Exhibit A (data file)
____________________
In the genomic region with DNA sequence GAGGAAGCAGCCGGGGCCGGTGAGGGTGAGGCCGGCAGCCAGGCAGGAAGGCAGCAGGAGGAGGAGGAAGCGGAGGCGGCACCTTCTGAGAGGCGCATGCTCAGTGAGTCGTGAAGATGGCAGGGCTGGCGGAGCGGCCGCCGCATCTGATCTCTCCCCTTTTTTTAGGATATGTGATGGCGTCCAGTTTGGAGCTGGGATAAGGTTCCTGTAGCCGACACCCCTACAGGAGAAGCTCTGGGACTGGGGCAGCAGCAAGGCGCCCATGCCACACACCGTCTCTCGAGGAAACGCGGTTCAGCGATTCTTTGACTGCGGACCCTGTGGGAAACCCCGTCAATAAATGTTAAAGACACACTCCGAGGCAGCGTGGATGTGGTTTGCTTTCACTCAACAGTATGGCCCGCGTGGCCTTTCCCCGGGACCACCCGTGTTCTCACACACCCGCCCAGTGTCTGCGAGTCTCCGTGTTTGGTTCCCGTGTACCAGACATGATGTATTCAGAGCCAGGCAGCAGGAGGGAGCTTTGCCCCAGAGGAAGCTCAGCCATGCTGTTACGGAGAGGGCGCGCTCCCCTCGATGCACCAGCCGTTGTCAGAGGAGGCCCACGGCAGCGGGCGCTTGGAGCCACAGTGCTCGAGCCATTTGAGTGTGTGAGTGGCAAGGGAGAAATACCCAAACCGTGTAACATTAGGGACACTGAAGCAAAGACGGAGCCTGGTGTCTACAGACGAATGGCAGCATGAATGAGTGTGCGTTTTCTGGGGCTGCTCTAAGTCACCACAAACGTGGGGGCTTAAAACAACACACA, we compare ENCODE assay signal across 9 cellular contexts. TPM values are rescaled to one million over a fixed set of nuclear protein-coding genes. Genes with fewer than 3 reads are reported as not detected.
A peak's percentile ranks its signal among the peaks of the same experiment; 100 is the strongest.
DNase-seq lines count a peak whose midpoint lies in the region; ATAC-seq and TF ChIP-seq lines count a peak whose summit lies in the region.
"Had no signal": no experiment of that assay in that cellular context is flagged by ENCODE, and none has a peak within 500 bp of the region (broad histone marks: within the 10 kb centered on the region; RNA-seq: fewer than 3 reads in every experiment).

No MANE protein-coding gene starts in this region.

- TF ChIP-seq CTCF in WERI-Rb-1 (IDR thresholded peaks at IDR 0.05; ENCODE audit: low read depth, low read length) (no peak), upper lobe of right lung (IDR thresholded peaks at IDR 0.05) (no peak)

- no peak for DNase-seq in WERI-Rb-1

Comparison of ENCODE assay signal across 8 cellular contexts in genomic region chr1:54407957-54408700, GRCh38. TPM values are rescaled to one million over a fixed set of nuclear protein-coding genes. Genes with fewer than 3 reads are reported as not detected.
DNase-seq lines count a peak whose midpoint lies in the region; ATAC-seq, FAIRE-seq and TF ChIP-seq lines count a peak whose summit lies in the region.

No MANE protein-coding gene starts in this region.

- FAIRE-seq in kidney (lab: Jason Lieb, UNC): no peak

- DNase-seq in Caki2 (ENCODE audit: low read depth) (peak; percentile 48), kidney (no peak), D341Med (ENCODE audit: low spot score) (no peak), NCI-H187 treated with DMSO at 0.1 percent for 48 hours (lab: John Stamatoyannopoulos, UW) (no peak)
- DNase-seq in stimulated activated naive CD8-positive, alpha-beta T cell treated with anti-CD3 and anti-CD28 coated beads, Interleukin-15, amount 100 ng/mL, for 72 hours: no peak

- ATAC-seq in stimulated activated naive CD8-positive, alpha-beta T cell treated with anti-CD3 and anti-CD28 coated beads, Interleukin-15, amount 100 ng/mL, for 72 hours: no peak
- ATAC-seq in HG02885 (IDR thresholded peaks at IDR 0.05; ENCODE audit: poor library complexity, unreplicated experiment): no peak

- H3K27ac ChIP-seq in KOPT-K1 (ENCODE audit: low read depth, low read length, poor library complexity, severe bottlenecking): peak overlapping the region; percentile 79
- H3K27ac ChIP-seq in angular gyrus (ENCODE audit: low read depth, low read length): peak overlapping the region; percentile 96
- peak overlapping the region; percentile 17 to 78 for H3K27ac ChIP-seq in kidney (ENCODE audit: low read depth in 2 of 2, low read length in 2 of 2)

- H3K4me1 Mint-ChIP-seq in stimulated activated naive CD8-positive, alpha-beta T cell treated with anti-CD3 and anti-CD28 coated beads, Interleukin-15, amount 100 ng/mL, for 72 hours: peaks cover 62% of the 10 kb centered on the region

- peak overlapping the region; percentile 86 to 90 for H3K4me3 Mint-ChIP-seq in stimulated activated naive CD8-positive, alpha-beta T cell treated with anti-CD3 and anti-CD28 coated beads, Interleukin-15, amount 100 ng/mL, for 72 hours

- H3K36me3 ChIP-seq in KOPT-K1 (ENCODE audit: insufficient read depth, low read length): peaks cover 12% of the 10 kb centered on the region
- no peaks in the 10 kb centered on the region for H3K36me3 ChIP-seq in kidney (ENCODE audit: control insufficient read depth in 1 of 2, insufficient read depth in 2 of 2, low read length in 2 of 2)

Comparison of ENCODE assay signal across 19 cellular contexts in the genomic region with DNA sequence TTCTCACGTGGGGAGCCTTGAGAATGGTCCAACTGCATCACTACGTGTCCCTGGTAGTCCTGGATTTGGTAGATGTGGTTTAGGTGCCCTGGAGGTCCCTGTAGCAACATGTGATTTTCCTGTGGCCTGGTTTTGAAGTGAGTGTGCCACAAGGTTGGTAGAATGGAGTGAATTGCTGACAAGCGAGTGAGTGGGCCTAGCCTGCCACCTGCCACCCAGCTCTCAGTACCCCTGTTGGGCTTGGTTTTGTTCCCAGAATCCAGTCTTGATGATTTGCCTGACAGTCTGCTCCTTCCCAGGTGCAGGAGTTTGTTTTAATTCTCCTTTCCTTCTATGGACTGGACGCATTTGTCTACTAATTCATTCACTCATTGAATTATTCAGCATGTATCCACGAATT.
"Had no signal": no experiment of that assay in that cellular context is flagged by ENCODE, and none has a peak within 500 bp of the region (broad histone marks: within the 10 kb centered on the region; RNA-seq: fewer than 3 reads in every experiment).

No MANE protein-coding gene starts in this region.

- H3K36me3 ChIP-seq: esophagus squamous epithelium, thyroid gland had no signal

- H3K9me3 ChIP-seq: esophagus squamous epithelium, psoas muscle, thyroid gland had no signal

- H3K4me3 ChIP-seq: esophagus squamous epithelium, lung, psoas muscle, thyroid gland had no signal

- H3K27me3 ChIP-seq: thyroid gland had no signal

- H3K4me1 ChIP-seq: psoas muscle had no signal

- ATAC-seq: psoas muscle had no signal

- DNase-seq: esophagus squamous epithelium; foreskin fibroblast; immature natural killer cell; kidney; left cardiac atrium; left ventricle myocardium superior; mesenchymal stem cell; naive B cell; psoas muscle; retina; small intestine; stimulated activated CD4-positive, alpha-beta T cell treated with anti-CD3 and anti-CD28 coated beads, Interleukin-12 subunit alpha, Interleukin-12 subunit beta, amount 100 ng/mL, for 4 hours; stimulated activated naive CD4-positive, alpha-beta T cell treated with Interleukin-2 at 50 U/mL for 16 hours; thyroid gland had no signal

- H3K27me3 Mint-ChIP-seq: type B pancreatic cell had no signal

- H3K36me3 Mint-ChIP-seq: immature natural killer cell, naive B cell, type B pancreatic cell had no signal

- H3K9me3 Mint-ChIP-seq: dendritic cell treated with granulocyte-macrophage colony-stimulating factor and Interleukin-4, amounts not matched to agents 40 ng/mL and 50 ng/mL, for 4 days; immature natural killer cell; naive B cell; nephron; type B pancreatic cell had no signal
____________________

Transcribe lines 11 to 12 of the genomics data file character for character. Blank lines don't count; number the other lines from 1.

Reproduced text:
- FAIRE-seq in kidney (lab: Jason Lieb, UNC): no peak

- DNase-seq in Caki2 (ENCODE audit: low read depth) (peak; percentile 48), kidney (no peak), D341Med (ENCODE audit: low spot score) (no peak), NCI-H187 treated with DMSO at 0.1 percent for 48 hours (lab: John Stamatoyannopoulos, UW) (no peak)